Then there's Judith, Shakespeare's daughter, twin to WS's late son Hamnet whose death when the Bard was in his 30's he apparently never got over. To the point he was incapable, it seems, of having even one iota of love left over for Judith. Judith is her dad's intellectual tease, a sad but ironic maiden who does his laundry and surreptitiously critiques his scripts, old and new. 

Finally there are the imprisoned and tortured co-conspirators whom Shakespeare, quite improbably, has been given access to by Cecil to interview before they are hanged, disemboweled, drawn, quartered and their dismembered bodies displayed around the city. [Ahh religion, ahh politics, ahh forgiveness.] 

Layers past point to layers present : These countless layers at play reach from the sublime to wretched ordinary. Religious dissonance and conspiracy. Bard of Avon's jealous and sniping actors. Internal political rivalries and conspiracies. Terrorism. Torture. Bloodlust.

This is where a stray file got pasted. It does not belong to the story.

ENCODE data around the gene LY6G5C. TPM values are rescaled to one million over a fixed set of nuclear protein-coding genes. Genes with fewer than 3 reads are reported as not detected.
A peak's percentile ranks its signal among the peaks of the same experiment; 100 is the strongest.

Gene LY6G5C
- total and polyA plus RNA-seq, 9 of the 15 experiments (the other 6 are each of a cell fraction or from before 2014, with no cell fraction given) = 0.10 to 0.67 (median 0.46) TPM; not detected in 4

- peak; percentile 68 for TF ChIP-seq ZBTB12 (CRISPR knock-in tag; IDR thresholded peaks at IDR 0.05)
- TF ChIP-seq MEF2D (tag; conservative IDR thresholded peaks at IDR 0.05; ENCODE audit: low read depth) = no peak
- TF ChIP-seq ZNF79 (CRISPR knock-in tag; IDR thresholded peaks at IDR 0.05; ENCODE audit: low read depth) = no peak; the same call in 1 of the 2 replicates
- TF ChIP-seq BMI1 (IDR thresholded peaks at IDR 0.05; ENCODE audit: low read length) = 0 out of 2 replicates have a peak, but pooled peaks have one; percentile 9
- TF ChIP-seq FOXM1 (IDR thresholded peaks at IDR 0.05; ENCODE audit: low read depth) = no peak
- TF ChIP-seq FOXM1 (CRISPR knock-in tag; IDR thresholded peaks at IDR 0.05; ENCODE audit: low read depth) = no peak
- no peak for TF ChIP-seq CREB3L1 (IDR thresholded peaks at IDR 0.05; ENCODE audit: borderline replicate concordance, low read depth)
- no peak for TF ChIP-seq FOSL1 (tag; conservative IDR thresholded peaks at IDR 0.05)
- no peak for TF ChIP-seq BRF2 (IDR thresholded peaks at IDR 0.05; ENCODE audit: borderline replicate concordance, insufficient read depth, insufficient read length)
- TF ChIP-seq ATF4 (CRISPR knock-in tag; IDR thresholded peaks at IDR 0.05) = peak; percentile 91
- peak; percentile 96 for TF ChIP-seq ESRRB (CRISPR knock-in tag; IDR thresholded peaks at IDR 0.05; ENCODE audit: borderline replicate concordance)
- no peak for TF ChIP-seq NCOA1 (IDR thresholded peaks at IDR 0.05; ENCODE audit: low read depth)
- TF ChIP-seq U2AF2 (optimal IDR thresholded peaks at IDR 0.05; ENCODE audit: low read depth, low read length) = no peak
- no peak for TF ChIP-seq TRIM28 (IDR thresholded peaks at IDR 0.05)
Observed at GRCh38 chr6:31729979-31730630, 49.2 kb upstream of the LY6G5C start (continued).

How to survive? Learn the fine art of equivocation, that's how. When James asks Cecil if torture has been employed on TGP's alleged conspirators, Cecil responds : "We are a country of laws, Majesty." James concludes : "So there is no torture." [One cannot help but hear Kevin Spacey from House of Cards doing Cecil.] Sort of like a B-side version of Bush/Cheney on Saddam Hussein's WMD. Hans Blix couldn't find the WMD stockpile, but those desert water pipes just might be rocket launchers. So Operation Iraqi Freedom is launched. And was a mighty Mission Accomplished to boot, the world was told, scant months later.